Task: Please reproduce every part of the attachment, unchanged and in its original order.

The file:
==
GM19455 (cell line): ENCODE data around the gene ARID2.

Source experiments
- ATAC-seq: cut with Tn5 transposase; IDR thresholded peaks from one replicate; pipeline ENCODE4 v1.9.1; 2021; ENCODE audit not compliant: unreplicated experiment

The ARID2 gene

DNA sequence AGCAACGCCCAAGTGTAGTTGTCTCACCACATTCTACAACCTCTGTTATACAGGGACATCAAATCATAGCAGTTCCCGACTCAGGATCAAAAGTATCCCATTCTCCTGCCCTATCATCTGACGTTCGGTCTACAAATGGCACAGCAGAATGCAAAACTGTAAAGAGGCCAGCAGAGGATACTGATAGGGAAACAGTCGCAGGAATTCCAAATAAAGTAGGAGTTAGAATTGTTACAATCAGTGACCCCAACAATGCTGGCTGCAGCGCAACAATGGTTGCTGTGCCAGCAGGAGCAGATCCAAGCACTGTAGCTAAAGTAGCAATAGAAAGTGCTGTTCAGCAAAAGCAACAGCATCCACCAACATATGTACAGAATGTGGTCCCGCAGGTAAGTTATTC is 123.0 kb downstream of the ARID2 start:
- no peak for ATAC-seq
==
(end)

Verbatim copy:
GM19455 (cell line): ENCODE data around the gene ARID2.

Source experiments
- ATAC-seq: cut with Tn5 transposase; IDR thresholded peaks from one replicate; pipeline ENCODE4 v1.9.1; 2021; ENCODE audit not compliant: unreplicated experiment

The ARID2 gene

DNA sequence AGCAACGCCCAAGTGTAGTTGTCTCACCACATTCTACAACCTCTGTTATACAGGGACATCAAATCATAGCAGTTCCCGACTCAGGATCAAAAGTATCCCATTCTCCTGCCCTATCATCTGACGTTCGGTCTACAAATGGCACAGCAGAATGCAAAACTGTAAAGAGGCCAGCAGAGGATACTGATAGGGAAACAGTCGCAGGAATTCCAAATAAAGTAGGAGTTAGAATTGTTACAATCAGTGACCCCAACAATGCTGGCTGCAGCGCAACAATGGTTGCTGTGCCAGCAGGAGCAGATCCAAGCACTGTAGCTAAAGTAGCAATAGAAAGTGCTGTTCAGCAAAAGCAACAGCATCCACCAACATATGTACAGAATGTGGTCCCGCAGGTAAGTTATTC is 123.0 kb downstream of the ARID2 start:
- no peak for ATAC-seq